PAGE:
- In 2010, self-referring providers likely referred nearly one million more unnecessary anatomic pathology services than non-self-referring providers, costing Medicare approximately $69 million, according to a GAO report.
- Spending for self-referred anatomic pathology services was higher than for non-self-referred services (164% vs. 57%). Dermatology, gastroenterology and urology accounted for 90 percent of referrals for self-referred anatomic pathology services in 2010.
- Referrals for anatomic pathology services by dermatologists, gastroenterologists and urologists substantially increased the year after they “switched” and began to self-refer. In comparison, anatomic pathology referrals for providers who continued to self-refer or never self-referred services during this period increased at a much lower rate.
- The increase in anatomic pathology referrals for switchers was not due to a general increase in use of these services among all providers. Additionally, the findings were consistent after adjusting for differences in geography along with patient health status, age, gender and diagnosis. “Financial incentives for self-referring providers were likely a major factor driving the increase in referrals,” GAO said.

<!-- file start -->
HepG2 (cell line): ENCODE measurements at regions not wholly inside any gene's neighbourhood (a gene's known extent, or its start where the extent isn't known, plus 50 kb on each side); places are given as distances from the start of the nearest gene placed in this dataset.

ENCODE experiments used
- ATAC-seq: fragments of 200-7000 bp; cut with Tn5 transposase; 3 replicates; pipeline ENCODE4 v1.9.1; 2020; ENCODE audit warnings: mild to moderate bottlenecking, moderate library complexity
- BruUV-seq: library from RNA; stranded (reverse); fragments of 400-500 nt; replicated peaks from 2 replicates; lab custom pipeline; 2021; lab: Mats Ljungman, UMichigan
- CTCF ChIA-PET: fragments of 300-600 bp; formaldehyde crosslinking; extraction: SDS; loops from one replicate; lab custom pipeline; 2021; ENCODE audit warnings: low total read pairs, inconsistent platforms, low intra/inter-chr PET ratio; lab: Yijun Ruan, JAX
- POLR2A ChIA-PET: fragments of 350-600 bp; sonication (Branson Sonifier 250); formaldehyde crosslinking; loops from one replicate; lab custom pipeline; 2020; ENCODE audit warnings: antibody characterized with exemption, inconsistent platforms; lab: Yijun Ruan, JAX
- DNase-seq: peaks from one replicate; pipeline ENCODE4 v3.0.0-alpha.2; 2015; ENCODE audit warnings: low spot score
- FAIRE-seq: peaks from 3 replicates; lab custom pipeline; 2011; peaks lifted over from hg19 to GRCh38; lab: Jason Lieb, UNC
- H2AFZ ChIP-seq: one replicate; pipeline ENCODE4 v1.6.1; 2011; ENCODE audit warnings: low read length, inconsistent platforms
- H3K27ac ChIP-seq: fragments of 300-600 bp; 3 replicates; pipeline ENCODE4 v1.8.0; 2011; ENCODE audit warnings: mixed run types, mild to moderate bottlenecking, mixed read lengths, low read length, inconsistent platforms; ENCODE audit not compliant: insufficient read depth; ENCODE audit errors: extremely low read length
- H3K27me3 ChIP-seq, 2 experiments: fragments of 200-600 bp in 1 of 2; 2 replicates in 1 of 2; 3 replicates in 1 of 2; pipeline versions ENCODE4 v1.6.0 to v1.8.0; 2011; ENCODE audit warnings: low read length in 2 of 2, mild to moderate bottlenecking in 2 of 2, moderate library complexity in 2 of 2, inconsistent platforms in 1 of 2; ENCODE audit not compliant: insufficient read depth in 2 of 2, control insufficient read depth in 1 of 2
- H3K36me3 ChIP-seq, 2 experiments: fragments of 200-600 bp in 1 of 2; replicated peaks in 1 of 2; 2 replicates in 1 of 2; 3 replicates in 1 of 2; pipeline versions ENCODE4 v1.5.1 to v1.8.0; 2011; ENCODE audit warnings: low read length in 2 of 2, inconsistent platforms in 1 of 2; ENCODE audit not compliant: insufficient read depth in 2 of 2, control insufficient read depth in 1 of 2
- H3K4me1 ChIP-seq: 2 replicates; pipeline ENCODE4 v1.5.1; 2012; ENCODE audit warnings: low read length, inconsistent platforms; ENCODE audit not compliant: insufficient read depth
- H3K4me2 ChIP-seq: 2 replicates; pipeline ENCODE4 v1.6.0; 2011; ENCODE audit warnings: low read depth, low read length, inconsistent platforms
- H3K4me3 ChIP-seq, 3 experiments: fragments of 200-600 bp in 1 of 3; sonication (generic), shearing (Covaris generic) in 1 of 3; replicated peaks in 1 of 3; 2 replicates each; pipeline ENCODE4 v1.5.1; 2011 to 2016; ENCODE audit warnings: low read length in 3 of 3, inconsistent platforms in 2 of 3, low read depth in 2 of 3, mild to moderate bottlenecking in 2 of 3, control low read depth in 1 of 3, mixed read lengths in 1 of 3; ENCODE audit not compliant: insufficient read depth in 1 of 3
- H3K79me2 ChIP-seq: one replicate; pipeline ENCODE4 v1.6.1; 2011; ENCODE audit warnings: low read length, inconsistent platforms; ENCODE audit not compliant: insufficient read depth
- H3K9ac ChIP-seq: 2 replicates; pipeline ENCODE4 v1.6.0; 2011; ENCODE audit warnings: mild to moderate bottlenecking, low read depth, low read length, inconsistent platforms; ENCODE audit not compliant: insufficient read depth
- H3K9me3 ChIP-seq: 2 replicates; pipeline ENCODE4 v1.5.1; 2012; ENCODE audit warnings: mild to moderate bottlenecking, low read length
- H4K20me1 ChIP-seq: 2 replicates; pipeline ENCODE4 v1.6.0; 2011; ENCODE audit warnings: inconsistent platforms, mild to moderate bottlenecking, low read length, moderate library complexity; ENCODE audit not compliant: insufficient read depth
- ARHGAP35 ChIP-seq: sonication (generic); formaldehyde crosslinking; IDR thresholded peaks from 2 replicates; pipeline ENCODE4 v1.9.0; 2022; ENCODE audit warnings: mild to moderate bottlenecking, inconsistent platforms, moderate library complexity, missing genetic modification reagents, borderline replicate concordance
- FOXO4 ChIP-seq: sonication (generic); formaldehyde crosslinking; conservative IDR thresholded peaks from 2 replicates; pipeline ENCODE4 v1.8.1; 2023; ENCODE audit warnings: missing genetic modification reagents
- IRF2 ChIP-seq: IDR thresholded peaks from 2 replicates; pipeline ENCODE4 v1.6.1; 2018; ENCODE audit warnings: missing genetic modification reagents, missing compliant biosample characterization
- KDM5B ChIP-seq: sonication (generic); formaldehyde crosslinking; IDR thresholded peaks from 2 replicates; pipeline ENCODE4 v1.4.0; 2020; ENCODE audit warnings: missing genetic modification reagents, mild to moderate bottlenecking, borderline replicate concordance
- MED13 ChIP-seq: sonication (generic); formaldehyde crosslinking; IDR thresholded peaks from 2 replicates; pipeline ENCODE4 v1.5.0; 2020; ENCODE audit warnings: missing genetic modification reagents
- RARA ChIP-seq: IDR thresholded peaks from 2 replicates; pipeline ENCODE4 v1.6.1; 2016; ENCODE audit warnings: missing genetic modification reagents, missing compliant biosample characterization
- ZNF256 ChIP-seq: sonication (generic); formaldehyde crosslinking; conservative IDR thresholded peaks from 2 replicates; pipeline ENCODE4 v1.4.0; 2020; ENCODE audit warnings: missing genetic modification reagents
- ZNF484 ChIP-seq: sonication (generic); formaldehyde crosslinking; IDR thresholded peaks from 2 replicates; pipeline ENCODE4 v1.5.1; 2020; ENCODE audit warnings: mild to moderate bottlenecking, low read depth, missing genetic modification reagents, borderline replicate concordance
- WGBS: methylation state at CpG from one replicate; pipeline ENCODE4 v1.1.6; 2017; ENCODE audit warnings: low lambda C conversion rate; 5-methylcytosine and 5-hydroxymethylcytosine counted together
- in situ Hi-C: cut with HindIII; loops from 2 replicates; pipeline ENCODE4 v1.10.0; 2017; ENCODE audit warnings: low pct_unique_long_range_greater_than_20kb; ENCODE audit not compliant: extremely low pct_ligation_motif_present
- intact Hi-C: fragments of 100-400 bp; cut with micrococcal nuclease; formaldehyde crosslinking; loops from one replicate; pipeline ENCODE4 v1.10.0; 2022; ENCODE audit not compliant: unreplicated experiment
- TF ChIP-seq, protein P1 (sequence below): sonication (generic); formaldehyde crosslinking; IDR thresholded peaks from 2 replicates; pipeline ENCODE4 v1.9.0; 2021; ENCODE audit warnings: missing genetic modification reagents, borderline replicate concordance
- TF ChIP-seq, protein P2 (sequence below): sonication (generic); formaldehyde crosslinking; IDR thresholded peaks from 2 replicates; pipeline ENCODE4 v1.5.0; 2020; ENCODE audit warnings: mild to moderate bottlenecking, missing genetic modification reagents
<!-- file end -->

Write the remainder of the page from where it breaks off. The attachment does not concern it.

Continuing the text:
- An April 2012 study published in Health Affairs had findings similar to those from GAO.
- The study, performed by Dr. Jean Mitchell of Georgetown University, found that urologists involved in self-referral arrangements bill Medicare for 72% more specimen evaluations for patients with suspected prostate cancer than urologists who send specimens to independent providers of pathology services.
- And despite the increased billing, the study found that self-referring urologists usually detect cancer at a much lower rate than do non-self-referring urologists. The per-patient cancer detection rate for self-referring urologists in 2007, according to the study, was 12 percentage points lower than that for non-self-referring urologists.
- Both the President’s FY 2014 and FY 2015 Budgets recommended closing the loophole, which could save the Medicare program at least $1.8 billion during the standard 10-year budget window, according to the Congressional Budget Office.
- Several notable bipartisan groups agree with narrowing the exception, including the Bipartisan Policy Center, under the leadership of former Senate Majority Leaders Tom Daschle (D-SD) and Bill Frist (R-TN), and the Moment of Truth Project, headed by Erskine Bowles and former Senator Alan Simpson.